Butia capitata(Pindo Palm, Jelly Palm)

Moderators: lucky1, Alchris, Kansas, Wes North Van, Laaz

Post Reply
Posts: 50
Joined: Tue Jul 13, 2004 1:22 pm
Location: Murphysboro, Illinois(USDA zone 7a)

Butia capitata(Pindo Palm, Jelly Palm)

Post by PlanesandPalmsGuy » Sun Jul 25, 2004 4:04 pm

Butia capitata is sometimes know as the "Pindo Palm," or the "Jelly Palm."
The Jelly palm is quite cold hardy growing well into zone 8. The Pindo Palm can grow as far north as the Virginia Capes. It is unusual, because the Jelly is a pinnate leaf palm. There are 2 types of palms, palms with pinnate fronds and palms with palmate fronds. Pinnate fronds are the fronds that look like feathers and palmate fronds are the fronds that are shaped like fans. Pinnate palms tend to be less cold hardy than palmate, which is why it is unusual for a pinnate palm like Butia capitata to be so cold hardy. I'm of course leaving one other type of frond out called costapalmate, which is a combination of a pinnate and a palmate frond. The Sabal minor(Dwarf palmetto) is a good i.e. of a costapalmate palm, as well as Chamerops humilis var. cerifera(Blue Mediterranean Fan Palm). The Jelly palm is native to Brazil and produces a fruit which can be made into jelly. The Jelly Palm is used alot in the southern United States along the Gulf Coast and the Atlantic. The Jelly Palm is also grown far inland in the south, in places like Macon, Georgia, Jackson, Mississippi, and Birmingham, Alabama. It is attractive, providing a more tropical look for the non-tropical area. For the professional cold hardy palm grower, its worth a try in zone 7b. :wink:

(Insert witty remark here)

Posts: 3
Joined: Fri Oct 07, 2005 6:58 am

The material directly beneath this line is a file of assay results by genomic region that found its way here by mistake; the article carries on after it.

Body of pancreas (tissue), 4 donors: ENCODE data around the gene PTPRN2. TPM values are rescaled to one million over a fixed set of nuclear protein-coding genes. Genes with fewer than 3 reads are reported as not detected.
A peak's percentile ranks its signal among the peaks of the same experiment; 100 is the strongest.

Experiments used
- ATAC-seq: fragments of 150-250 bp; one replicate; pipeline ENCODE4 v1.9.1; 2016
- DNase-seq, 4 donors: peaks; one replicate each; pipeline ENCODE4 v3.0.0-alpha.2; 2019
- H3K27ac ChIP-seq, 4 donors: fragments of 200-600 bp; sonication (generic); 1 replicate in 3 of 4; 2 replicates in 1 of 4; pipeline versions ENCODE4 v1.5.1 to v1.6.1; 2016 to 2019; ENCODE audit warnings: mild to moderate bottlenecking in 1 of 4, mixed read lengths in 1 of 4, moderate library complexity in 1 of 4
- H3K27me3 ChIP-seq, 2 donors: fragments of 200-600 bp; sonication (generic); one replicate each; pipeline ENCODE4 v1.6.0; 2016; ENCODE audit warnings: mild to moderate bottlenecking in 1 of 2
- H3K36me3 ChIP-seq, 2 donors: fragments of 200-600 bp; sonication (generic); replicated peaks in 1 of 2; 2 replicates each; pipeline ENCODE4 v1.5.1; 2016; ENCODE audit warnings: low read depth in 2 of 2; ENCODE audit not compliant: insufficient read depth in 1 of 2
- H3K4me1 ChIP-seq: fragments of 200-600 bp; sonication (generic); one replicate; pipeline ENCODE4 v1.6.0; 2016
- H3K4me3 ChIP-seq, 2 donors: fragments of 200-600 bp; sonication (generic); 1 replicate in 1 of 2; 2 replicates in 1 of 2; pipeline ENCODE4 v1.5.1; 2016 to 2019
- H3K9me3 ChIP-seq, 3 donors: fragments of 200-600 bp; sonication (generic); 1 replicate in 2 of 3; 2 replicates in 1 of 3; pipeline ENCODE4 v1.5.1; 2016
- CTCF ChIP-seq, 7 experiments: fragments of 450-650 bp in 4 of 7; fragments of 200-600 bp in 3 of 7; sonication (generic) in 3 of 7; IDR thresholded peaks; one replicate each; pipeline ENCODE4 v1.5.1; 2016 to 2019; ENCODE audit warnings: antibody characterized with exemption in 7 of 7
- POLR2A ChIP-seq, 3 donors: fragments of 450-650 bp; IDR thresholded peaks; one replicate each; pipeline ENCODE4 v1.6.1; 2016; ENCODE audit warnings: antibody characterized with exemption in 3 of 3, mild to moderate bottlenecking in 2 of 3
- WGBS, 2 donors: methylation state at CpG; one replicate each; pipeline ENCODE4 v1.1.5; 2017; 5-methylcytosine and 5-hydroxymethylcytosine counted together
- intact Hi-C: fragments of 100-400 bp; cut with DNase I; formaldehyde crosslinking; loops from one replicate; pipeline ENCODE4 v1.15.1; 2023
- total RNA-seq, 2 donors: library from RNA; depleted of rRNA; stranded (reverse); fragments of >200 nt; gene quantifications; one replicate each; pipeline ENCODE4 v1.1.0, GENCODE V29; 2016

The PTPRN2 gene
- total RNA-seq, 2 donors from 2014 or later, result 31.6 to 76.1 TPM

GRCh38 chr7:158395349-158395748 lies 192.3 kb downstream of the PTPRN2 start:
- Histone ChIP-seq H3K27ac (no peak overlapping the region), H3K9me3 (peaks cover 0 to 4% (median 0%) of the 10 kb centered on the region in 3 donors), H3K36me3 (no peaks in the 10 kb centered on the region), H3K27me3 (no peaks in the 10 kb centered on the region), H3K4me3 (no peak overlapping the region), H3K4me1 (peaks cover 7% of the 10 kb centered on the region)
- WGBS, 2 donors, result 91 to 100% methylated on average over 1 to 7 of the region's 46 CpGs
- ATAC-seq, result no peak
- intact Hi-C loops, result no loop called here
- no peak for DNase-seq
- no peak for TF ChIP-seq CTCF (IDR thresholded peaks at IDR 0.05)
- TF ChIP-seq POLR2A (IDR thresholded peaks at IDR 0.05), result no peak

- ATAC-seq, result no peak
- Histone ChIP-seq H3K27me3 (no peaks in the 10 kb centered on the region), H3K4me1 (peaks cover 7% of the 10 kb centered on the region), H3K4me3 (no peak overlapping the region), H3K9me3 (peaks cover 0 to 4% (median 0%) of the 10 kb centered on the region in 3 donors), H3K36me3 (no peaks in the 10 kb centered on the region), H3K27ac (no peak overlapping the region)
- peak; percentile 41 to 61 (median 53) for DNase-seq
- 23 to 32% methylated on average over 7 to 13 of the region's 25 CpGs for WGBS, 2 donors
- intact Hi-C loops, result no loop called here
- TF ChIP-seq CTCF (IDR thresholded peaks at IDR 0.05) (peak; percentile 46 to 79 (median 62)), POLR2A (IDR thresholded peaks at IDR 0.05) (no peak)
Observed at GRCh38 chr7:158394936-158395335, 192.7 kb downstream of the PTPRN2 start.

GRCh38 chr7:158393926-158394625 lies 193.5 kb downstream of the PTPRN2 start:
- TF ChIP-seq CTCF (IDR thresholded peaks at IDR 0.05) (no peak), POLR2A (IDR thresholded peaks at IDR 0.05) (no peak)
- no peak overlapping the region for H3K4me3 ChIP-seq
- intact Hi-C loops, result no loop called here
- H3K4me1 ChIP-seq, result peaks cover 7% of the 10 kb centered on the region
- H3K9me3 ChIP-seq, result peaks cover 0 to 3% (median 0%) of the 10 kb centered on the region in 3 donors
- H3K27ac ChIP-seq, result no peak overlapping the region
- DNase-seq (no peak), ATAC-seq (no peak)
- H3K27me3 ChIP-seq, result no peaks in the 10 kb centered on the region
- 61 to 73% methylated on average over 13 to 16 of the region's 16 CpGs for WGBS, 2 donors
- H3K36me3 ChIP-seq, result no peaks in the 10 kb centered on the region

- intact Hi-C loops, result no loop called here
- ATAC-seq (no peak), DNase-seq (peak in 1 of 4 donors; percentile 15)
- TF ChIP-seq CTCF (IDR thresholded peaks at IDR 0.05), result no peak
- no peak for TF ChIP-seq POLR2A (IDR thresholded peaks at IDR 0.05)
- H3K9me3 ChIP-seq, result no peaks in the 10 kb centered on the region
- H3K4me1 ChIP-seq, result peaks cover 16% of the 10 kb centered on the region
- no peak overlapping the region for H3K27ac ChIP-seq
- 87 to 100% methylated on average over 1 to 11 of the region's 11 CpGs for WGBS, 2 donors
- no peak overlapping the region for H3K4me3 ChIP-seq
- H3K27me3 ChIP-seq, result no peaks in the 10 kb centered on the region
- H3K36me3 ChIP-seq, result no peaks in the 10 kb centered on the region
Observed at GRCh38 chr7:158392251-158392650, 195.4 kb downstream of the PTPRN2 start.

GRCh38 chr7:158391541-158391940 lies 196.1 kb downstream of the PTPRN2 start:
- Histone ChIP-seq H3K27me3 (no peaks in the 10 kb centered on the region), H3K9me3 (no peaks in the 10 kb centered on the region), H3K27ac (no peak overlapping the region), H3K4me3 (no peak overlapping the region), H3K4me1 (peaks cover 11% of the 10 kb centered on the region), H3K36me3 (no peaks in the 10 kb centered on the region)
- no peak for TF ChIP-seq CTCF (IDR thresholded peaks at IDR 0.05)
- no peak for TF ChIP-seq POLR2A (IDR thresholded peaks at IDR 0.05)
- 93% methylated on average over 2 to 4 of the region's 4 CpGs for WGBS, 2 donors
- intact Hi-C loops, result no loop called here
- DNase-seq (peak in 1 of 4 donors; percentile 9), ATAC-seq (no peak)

Post by Fred » Fri Oct 07, 2005 7:10 am

I have a friend in Kentucky that grows palm in zone 7a. He grows needle palms , sable minor, sable palmetto, and subspecies like texensis and louisiana, tracycarpus. do you think tht a pindo or chamerops humilis would grow there. He gives no winter protection. The Sable palmetto gets minor leaf burn, but the others do not. What do you all think? He grows many genus of marginal plants other than palm as well.

User avatar
Palm Grove
Posts: 4420
Joined: Wed Dec 01, 2004 5:40 pm
Location: South Central Idaho 5b
United States of America

Post by DesertZone » Fri Oct 07, 2005 4:28 pm

It would be worth a try :)
Shoshone Idaho weather
<img src="http://weathersticker.wunderground.com/ ... ooding.gif" alt="Click for Pearce, Arizona Forecast" border="0" height="50" width="150" /></a>
Here's to all the global warming pushers, may your winters be -30 below and four feet of snow in your driveway. Because I want you happy.

Posts: 99
Joined: Sat Apr 16, 2005 8:13 pm
Location: Plant City, Florida U.S.A.

Butia Capitata, Jelly palm, Pindo palm

Post by chumleycycads.com » Mon Dec 17, 2007 9:39 pm

Did it also used to be called Butia Astralis? And what is exactly Syagrus X Costae ? Robert Chumley www.chumleycycads.com
I live on 12 acres in Central Florida about half way between Tampa and Walt Disney World.I have seed colonies of over 60 varieties of cycads. I have over one half acre of variegated cycads and I make many hybrids as well.

User avatar
Posts: 751
Joined: Wed Jan 03, 2007 4:27 pm
Location: Charleston, SC

Post by Laaz » Tue Dec 18, 2007 5:00 am

Robert the old timers used to call the Queen palm (Syagrus romanzoffiana) Cocos Astralis.

Posts: 5
Joined: Mon Sep 22, 2008 6:51 pm

jelly palm

Post by jaydeebee » Fri Sep 26, 2008 12:47 pm

Hey Laaz, I was told that the jelly palm was called the cocos astralis. I don't care for them although they are really cold hardy. They are lots of them in eastern NC


Post Reply